Take the 2-minute tour ×
Stack Overflow is a question and answer site for professional and enthusiast programmers. It's 100% free, no registration required.

This is running in Powershell v2 on a Windows XP SP3 in a powershell -noprofile.

The Powershell script below works if I copy and paste it into the console but does not work if I run it as a script. Can anyone see what might be causing that?

The script is as follows (some names have been changed to protect the innocent).

#Known Error values to count instances of
$KnownErrorText = @"
Invalid Descriptor Index
Syntax error or access violation
An error occurred while attemping to update a record
Message from LDAP server: Invalid credentials
Error sending data over TCP connection

#Fix the variable so it's an array
$KnownErrorText = $knownErrorText.split("`n")

#output variables
$KnownErrors = @{}
$UnknownErrors = @()

#Generate the hash to contain counts of the the known errors
foreach ($line in $knownErrorText) {$KnownErrors.Add($line,0)}

#Get error lines from the log
$scerrors = Select-String -Path "\\myserver01\d$\logs\application.log" -Pattern "Error"

"$($scerrors.count) errors to process"
$ProcessedErrors = 1

#Look at each error.  Pass the error through a switch to identify whether it's
#a known error or not. If it's Known, increment the appropriate count in the hash
#if it's not known, add it to the unknown errors output variable
foreach ($e in $scerrors) {
    $addToUnknown = $true
    "e.line type:`t$($e.line.gettype().name)`tLength$($e.line.length)"
    switch -regex ($knownErrorText) {
             #Look in the text of the current error for the any of the errors in
             #the KnownErrorText array
     {"$($e.line)" -match "^.*$($_).*`$"} {
        Write-host "Matched $($_)" -ForegroundColor Green -BackgroundColor Black
        $addToUnknown = $false
                    #We found our match so stop 
                    #processing the KnownErrorText array through the switch
     default {
        Write-host "UnMatched`t$($_)" -ForegroundColor Red -BackgroundColor Black

     #If we got through all the KnownErrorText values without finding a match, 
     #add the error to the UnknownErrors array to be displayed
 if ($addToUnknown) {$UnknownErrors += $e}

 if ($ProcessedErrors -ge 5) {break}

#Console reporting
"Known Errors:"
$KnownErrors.GetEnumerator() | Sort-Object Value -Descending
"$($UnknownErrors.count) Unknown Errors:"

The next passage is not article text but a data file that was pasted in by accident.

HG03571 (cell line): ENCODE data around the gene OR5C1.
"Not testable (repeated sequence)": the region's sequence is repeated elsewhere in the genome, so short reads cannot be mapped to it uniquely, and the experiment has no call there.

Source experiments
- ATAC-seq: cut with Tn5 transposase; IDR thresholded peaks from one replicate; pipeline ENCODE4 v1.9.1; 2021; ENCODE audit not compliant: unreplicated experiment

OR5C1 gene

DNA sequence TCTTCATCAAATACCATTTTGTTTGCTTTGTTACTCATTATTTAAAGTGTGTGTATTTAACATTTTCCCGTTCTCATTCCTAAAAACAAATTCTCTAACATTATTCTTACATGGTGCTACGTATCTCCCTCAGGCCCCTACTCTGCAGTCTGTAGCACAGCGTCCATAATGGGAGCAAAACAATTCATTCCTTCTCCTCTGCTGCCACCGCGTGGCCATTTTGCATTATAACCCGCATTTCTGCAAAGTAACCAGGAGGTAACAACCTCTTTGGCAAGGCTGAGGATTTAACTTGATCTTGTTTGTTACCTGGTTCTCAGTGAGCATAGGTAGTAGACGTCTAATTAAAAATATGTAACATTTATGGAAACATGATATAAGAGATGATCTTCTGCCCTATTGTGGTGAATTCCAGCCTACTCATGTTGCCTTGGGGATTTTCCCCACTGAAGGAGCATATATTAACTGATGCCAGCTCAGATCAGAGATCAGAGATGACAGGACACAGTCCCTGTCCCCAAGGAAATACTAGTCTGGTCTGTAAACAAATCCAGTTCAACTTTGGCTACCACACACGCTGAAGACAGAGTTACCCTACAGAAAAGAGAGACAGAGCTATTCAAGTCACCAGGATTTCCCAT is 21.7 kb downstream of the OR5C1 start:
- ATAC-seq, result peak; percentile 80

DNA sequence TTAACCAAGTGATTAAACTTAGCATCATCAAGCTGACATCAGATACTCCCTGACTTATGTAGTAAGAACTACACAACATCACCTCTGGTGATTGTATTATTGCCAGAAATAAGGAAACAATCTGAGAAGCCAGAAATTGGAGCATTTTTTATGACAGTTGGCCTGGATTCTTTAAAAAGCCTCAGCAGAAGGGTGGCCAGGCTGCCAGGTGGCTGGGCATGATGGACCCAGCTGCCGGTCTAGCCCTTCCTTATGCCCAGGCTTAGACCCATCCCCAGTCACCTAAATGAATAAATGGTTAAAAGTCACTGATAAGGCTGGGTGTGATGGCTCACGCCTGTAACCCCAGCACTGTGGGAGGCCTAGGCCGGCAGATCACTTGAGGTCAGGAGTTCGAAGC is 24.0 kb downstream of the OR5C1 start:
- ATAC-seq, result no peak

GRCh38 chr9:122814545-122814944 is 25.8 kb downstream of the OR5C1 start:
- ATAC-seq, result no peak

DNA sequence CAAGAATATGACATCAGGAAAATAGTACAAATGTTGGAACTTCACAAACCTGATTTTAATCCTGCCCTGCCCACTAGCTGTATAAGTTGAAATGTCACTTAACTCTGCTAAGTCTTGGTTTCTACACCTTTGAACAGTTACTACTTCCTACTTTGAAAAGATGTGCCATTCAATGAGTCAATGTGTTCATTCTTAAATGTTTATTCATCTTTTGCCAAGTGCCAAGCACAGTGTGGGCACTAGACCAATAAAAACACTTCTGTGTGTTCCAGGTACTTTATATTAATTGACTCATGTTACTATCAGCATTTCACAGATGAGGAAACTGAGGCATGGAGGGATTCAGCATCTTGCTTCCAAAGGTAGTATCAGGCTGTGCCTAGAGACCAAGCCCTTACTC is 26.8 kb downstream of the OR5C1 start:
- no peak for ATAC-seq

$UnknownErrors | Foreach {$_.line}

When I run this as a script (for example if saved to c:\temp\ErrorReporting.ps1 and called with & c:\Temp\ErrorReporting.ps1

the match portion fails:

{"$($e.line)" -match "^.*$($_).*$"}`

share|improve this question

1 Answer 1

The issue is due to the string split operation working differently in script vs in the console. Pasting into the console might produce different line endings that a saved script file contains (\r\n vs just \n). So it would help to specify the $knownErrorText array explicitly rather than splitting a string to produce it.

$knownErrorText = 'Invalid Descriptor Index',
                  'Syntax error or access violation',


You are not using switch -Regex as intended. The standard usage is not to have a scriptblock which is doing a -match comparison to define the cases, but to simply provide a regex string which the input is matched against. For example

$myStr = 'abc123'
switch -regex ($myStr)
   'abc\d\d\d' { 'abc with 3 numbers'; break }
   'xyz\d\d\d' { 'xyz with 3 numbers'; break }

If you are doing checks inside of scriptblocks to define the cases, you actually don't need the -regex flag at all.

Your goal seems to be to check if $e.Line contains any of the known error messages. If so, then a switch probably isn't the best tool, anyways. You can do this very simply like below:

foreach ($e in $scerrors)
   if( $knownErrors |?{$e.Line -match $_} )
      "$($e.Line) matches a known error"
      "$($e.Line) does not match a known error"
share|improve this answer
This construction suffers the same result as the switch construction. It works fine if pasted into a console window, but fails to evaluate the match when run as a script. –  Rob Wiley Oct 10 '12 at 19:21
Perhaps it's the string split that's failing - pasting into the console might result in different line endings than what's in your script file. Why are you doing a Split instead of just defining $knownErrorText as an array to begin with? $knownErrorText = 'error1', 'error2', 'error3' –  latkin Oct 10 '12 at 20:01
If the test condition is not a string (in this case an expression), then the -regex switch is ignored. –  zdan Oct 10 '12 at 20:02
It's definitely something to do with that array. If I set the array using $knownErrorText = @('Error1','Error2') then the match works. It was actually only an artifact of my development - the real script will read from a text file so would not have encountered that. Doh! Still odd to me that it works in the console, but not as a script. I don't think that the answer it's under is correct. Latkin, if you'll make a new answer with the string split comment I'll mark that as the answer. –  Rob Wiley Oct 11 '12 at 17:36
I'll just append that info to my current answer. Btw, you don't need to wrap your array in @( ) in this case, though no harm if you prefer to. –  latkin Oct 11 '12 at 18:23

Your Answer


By posting your answer, you agree to the privacy policy and terms of service.

Not the answer you're looking for? Browse other questions tagged or ask your own question.